Defining the Chinese wine regions


Why is it difficult to define wine regions in China? What attempts have been made by scholars so far? Read LI Demei’s latest column and learn about details of the professor’s upcoming masterclass during Hong Kong Vinexpo.

Free trade and media tickets have been fully booked.
*You can still purchase tickets from Vinexpo HK official website.

Image: LI Demei judging at 2015 Decanter Asia Wine Awards, credit Decanter
Image: LI Demei judging at 2015 Decanter Asia Wine Awards, credit Decanter

Visiting wine regions is almost a habit for people working in the wine business.

When I first started to learn about wine, I really enjoyed these visits; you get to appreciate the beautiful landscapes while sipping good wines and munching delicious local cuisine—who would say no to that?

Therefore, I have set my first career goal in the wine business to ‘visiting as many wine regions in the whole world as possible’.

Now I’ve been in the business for many years, and I had the pleasure to visit many wine regions and wineries which I only learned about from books.

In 2014, I met Jean-Baptiste Ancelot and his crew, who planned a project (and they have secured funding for it) to shoot a documentary of wine regions in the world within three years.

I almost gave up on my career goal when I saw the list of wine regions they plan to visit — there were 92 countries!

In fact, China only can give them quite a bit of headache to cover. Why?

Image: vineyards in Xinjiang, Ningxia, Shandong and Yunnan, credit LI Demei
Image: vineyards in Xinjiang, Ningxia, Shandong and Yunnan, credit LI Demei

Visit Chinese wine regions

Chinese people are drinking more and more wines in recent years, and we constantly hear good news about domestic wines winning awards in international competitions. There were even quite a few books published about Chinese wines.

However, China is enormous, and vineyard areas are scattered around different places around the country, which means it can be very difficult for people to visit all the regions within days or even weeks.

With a comparatively short history of commercial winemaking, China’s wine industry still has many fundamental issues—one of which is the lack of data and an official wine region system. How to divide wine producing areas into different regions is the obstacle we’ll have to overcome before we can start profiling each region.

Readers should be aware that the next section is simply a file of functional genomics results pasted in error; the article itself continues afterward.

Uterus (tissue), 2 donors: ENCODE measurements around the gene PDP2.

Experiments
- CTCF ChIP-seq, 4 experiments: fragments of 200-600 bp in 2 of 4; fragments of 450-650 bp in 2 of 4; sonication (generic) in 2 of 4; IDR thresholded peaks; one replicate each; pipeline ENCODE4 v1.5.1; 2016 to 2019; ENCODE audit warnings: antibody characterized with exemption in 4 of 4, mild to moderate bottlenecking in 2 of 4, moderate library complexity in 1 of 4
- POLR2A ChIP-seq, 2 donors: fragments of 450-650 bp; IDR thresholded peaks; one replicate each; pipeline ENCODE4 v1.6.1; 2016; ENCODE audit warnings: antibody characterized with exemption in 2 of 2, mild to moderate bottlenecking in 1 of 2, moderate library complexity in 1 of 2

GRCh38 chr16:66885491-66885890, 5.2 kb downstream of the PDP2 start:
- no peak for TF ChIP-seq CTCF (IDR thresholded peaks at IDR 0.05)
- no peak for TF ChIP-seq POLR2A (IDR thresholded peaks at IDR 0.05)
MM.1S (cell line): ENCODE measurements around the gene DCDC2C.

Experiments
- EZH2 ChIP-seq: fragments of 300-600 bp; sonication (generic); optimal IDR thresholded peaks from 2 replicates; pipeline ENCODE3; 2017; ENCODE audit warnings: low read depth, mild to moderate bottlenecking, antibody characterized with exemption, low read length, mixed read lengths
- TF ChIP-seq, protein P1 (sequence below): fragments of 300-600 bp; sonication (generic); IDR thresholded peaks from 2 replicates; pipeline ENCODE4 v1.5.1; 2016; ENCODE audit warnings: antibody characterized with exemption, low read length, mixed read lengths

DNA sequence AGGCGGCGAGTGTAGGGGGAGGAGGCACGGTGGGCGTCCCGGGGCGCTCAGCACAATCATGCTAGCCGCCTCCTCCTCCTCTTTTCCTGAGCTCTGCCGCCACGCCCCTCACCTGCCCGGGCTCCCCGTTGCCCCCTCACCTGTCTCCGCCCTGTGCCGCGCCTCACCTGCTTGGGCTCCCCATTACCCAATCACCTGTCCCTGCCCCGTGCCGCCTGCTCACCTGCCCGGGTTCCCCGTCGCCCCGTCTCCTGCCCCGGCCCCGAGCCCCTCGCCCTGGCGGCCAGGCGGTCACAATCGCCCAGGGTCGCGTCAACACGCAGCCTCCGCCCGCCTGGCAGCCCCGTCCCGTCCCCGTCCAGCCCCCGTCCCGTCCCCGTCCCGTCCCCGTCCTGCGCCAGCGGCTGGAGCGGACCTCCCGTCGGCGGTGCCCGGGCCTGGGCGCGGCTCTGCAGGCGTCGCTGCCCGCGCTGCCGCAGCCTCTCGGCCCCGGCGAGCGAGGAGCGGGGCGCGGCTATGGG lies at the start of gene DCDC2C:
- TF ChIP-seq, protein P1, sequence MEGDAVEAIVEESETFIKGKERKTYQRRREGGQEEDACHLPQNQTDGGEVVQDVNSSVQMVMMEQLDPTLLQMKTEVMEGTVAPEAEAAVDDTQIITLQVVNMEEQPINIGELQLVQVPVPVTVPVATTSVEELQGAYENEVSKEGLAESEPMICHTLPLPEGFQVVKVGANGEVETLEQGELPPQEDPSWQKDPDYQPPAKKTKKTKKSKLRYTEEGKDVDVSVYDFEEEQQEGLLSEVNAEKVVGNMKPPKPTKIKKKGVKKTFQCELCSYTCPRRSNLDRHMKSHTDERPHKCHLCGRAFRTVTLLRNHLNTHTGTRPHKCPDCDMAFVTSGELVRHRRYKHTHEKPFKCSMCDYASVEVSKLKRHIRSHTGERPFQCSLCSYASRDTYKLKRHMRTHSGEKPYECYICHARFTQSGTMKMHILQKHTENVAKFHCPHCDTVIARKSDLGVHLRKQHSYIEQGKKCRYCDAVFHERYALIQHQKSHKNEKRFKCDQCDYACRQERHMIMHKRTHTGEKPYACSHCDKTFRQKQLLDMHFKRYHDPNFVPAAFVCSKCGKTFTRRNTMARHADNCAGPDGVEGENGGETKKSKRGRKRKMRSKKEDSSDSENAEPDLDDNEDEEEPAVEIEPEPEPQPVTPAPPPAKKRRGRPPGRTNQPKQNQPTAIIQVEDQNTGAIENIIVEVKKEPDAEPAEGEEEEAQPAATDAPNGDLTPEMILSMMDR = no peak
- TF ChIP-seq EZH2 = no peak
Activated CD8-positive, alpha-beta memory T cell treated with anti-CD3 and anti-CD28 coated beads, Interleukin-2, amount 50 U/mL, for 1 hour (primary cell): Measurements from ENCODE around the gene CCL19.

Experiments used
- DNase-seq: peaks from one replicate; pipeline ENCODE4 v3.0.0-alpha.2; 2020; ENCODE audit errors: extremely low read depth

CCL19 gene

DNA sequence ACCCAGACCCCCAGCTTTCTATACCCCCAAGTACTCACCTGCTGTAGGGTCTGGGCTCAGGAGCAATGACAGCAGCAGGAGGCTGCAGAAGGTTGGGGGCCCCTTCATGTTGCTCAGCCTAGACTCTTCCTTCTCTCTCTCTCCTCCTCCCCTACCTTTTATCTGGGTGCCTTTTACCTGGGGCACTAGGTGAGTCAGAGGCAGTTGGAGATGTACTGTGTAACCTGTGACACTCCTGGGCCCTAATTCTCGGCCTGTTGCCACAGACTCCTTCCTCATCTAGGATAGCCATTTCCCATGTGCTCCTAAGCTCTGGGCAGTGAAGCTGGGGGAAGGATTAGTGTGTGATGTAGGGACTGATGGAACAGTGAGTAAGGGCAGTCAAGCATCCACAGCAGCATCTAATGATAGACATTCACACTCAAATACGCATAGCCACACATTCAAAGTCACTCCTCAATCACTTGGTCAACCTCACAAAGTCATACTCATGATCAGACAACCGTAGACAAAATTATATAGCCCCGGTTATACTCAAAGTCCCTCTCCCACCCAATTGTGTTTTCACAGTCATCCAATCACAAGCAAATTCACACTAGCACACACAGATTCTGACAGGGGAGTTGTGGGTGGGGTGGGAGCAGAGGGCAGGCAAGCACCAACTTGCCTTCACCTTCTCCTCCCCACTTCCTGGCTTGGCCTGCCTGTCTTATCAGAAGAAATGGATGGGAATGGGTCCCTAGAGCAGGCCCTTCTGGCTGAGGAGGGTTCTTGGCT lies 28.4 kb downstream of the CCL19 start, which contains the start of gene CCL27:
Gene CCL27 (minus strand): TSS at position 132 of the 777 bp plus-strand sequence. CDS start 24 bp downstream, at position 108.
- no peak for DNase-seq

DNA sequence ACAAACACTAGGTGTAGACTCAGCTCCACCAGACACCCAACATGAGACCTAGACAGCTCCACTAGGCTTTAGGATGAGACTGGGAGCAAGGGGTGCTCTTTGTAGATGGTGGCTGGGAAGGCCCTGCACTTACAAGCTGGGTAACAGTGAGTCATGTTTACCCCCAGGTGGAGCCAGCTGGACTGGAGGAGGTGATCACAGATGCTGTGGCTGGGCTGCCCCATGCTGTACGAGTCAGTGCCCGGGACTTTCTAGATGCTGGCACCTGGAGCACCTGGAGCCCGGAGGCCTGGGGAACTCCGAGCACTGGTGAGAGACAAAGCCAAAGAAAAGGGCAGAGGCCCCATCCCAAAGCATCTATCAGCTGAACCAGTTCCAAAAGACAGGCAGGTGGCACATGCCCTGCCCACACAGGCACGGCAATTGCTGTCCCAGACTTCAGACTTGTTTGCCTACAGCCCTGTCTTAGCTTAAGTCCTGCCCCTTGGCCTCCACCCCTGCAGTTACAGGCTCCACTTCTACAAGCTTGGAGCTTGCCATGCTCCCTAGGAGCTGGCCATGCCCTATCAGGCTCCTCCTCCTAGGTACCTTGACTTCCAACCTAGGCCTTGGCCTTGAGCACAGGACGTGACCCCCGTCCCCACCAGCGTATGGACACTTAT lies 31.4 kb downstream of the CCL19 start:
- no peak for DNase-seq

Heat and wine regions

Early since the 1990s, scholars including HUANG Huibai, Wang Yulin, LUO Guoguang and YANG Chengshi have attempted to define Chinese wine regions by referring to other winemaking country’s research on the subject.

Many of these researches are conducted based on single indicators. The most commonly used indicators were related to temperature – such as ‘active accumulated temperature’ and ‘effective accumulated temperature’.

Thanks to these research, scholars have reached an consensus that for any planting area in China, if the average temperature of the coldest day of the year is equal to or lower than -17℃, the Franco-American hybrid varieties need to be buried to help them survive winter; for the Eurasia Grape Varieties, the benchmark is -15℃.

LI Lingyuan went on to define six Chinese wine regions based on local climate, planting and production methods: The arid North-West area, the Loess Plateau, the Bohai Gulf area, the old Yellow River valley, the severely cold North East, and the Yangtze River valley and areas to the south of the river.

Image: wine harvest in Ningxia, credit LI Demei
Image: wine harvest in Ningxia, credit LI Demei

A more complex approach